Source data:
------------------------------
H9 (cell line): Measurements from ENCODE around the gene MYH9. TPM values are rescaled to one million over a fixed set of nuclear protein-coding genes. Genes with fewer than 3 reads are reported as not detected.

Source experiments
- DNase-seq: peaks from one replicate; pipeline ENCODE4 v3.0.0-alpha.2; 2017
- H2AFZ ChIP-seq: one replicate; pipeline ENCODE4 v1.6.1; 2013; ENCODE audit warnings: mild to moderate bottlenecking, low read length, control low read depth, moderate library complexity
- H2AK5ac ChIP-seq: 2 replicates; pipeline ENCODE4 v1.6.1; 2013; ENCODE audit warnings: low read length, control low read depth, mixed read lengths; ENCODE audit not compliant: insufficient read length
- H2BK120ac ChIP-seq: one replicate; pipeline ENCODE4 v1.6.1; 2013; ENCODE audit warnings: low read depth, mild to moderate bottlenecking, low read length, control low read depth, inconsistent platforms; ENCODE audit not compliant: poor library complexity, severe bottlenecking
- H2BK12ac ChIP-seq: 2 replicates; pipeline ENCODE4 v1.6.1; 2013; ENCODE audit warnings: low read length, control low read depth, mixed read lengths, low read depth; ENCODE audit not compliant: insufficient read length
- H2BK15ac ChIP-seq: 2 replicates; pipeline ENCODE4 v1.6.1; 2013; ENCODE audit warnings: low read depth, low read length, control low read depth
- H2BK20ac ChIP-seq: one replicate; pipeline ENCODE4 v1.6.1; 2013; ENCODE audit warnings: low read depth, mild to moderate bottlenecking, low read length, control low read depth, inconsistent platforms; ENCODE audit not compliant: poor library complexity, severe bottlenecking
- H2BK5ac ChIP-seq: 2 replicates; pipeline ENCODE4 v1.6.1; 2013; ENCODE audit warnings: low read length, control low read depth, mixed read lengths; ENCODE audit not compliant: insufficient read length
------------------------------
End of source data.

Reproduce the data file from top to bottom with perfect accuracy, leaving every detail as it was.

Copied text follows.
H9 (cell line): Measurements from ENCODE around the gene MYH9. TPM values are rescaled to one million over a fixed set of nuclear protein-coding genes. Genes with fewer than 3 reads are reported as not detected.

Source experiments
- DNase-seq: peaks from one replicate; pipeline ENCODE4 v3.0.0-alpha.2; 2017
- H2AFZ ChIP-seq: one replicate; pipeline ENCODE4 v1.6.1; 2013; ENCODE audit warnings: mild to moderate bottlenecking, low read length, control low read depth, moderate library complexity
- H2AK5ac ChIP-seq: 2 replicates; pipeline ENCODE4 v1.6.1; 2013; ENCODE audit warnings: low read length, control low read depth, mixed read lengths; ENCODE audit not compliant: insufficient read length
- H2BK120ac ChIP-seq: one replicate; pipeline ENCODE4 v1.6.1; 2013; ENCODE audit warnings: low read depth, mild to moderate bottlenecking, low read length, control low read depth, inconsistent platforms; ENCODE audit not compliant: poor library complexity, severe bottlenecking
- H2BK12ac ChIP-seq: 2 replicates; pipeline ENCODE4 v1.6.1; 2013; ENCODE audit warnings: low read length, control low read depth, mixed read lengths, low read depth; ENCODE audit not compliant: insufficient read length
- H2BK15ac ChIP-seq: 2 replicates; pipeline ENCODE4 v1.6.1; 2013; ENCODE audit warnings: low read depth, low read length, control low read depth
- H2BK20ac ChIP-seq: one replicate; pipeline ENCODE4 v1.6.1; 2013; ENCODE audit warnings: low read depth, mild to moderate bottlenecking, low read length, control low read depth, inconsistent platforms; ENCODE audit not compliant: poor library complexity, severe bottlenecking
- H2BK5ac ChIP-seq: 2 replicates; pipeline ENCODE4 v1.6.1; 2013; ENCODE audit warnings: low read length, control low read depth, mixed read lengths; ENCODE audit not compliant: insufficient read length